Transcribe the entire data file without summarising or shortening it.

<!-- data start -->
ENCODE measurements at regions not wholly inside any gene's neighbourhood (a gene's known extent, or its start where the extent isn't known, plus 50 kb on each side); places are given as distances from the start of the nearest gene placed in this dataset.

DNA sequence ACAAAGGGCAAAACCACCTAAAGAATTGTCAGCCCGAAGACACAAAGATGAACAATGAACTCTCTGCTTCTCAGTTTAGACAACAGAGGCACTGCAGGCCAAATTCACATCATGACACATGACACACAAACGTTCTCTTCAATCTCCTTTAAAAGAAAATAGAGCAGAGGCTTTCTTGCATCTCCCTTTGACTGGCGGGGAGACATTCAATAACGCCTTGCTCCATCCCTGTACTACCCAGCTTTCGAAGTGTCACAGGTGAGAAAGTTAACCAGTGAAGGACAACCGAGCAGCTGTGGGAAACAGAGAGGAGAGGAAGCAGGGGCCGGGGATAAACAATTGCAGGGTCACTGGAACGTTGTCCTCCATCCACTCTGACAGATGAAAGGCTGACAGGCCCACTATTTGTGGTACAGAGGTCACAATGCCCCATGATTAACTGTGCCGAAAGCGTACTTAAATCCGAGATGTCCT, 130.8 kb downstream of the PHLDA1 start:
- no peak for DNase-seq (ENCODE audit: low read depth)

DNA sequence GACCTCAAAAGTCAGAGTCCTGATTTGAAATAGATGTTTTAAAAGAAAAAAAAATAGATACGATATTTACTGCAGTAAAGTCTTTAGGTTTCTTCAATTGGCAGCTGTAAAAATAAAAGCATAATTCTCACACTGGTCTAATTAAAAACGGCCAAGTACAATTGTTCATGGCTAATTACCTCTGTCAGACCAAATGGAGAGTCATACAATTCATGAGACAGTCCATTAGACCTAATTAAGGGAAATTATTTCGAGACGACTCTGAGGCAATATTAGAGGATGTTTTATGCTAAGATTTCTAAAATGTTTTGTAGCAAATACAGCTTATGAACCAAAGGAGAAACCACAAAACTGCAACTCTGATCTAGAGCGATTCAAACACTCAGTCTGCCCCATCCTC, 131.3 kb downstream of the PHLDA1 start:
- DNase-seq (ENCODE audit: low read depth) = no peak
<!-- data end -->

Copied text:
ENCODE measurements at regions not wholly inside any gene's neighbourhood (a gene's known extent, or its start where the extent isn't known, plus 50 kb on each side); places are given as distances from the start of the nearest gene placed in this dataset.

DNA sequence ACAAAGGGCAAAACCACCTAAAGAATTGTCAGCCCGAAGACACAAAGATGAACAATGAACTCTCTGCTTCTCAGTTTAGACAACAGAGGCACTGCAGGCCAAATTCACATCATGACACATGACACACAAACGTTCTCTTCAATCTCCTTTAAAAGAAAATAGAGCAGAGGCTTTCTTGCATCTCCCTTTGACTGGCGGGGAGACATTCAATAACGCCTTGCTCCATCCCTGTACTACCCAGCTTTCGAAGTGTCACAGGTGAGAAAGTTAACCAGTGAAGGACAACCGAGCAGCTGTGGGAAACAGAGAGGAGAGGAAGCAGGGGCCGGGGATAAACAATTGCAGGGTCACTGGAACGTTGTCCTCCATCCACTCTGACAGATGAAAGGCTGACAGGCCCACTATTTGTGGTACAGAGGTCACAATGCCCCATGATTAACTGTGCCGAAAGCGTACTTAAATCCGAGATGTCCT, 130.8 kb downstream of the PHLDA1 start:
- no peak for DNase-seq (ENCODE audit: low read depth)

DNA sequence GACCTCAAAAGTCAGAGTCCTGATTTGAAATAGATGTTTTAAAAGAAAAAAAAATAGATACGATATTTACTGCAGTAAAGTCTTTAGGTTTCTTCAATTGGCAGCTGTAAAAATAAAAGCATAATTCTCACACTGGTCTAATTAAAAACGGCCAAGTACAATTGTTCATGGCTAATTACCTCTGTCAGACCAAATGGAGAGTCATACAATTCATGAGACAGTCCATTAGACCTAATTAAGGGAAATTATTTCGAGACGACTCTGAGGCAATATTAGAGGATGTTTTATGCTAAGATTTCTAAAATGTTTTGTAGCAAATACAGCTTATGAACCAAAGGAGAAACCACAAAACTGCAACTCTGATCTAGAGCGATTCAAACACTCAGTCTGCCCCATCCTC, 131.3 kb downstream of the PHLDA1 start:
- DNase-seq (ENCODE audit: low read depth) = no peak